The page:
Kosmina: Romario played like a busted arse
Brazil legend Romario played "like a busted arse" at Adelaide United, according to former coach John Kosmina.
In an extract of A Decade United published by The New Daily, Kosmina pulled no punches - slamming the signing of the then 40-year-old, who played just four A-League games for one goal in 2006.
Kosmina also criticised the club's hierarchy at the time, claiming chairman Dario Fontanarosa, board member Mel Patzwald and Michael Petrillo - the current CEO - were all Romario's cheerleaders.
"In one of the games, I think against the New Zealand side, Romario was playing like a busted arse," the extract from Kosmina read in the book collated by journalist Loukas Founten.
"He couldn't move so I hooked him with about half-an-hour to go and when he came off he got the shits and walked straight off the pitch, grabbed his bag and left. He didn’t even have a shower.
"After that, I had to go to a meeting with Dario Fontanarosa. Michael Petrillo and Mel Patzwald were also there.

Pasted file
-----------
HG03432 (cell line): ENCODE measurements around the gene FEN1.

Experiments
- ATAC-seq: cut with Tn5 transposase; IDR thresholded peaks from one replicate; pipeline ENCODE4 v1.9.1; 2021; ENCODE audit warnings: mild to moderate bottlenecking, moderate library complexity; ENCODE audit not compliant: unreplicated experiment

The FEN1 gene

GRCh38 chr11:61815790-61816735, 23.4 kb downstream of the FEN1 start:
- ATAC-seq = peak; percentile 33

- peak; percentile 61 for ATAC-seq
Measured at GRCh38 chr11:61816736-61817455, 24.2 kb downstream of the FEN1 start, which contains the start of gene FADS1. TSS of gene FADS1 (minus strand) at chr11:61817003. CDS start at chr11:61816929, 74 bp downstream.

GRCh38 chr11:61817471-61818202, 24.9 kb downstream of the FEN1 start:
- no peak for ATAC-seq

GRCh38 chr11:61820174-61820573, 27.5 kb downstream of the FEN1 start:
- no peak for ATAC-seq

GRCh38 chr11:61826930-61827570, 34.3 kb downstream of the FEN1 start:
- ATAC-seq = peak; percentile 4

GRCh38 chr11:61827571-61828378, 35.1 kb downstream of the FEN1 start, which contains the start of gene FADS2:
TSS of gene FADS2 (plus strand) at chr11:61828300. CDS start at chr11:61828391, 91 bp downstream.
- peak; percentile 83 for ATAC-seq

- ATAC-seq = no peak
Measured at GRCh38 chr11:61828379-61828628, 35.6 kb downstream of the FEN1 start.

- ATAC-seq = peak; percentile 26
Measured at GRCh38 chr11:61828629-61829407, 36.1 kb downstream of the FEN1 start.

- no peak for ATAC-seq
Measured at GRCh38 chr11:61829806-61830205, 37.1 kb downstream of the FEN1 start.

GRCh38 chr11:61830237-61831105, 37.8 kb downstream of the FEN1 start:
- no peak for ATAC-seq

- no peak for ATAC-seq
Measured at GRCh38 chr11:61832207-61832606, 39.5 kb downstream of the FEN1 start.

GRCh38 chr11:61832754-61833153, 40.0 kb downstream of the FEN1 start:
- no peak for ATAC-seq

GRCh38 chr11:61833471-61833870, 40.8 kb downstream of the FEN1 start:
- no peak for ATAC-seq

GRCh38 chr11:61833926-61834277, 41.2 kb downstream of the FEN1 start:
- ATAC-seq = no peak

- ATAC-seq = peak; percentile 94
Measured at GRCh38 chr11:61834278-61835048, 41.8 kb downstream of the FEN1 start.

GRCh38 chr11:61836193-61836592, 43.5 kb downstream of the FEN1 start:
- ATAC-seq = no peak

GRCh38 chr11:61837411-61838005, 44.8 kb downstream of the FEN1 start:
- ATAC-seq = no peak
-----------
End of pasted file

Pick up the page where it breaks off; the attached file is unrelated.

"I knew what it was all about. They told me they'd invested too much in Romario and he had to play. I told them I didn't care if he's got the shits because he was killing the team."
Kosmina continued: "I remember Dario saying, 'We don’t care about the three points, we need him to play,' and I looked at him and said, 'Are you f****** kidding?'
"They were all nice blokes but with Romario those guys were like three groupies. I was embarrassed the way they were fussing over him; it was almost sad and belittling."
Romario's lone goal in an Adelaide shirt was still not enough to earn him praise from the disillusioned Kosmina - who also claimed the Brazilian's signing cost them the title that season, won by Melbourne Victory.
"Romario scored his goal, although Jason Spagnuolo did most of the work and basically put it in the net for him, but true to form, Romario got a toe on it to push it over the line and he achieved his ambition to score in Australia," Kosmina wrote.
"I didn't want him to finish the game, even though we were in a comfortable position, and he knew it when I took him off.
"I told him that it was nice for him to have 10 minutes on the sideline where he could stand and salute the crowd on his own without the rest of his team-mates.
"Before Romario turned up, we were playing well enough to have gone on and probably won the competition."
Romario is famously credited for scoring 1,000 goals in his career, although the record is merely anecdotal given it reportedly includes junior-level matches - with his Wikipedia page crediting him with 309 league goals for eight different clubs, and another 55 for Brazil.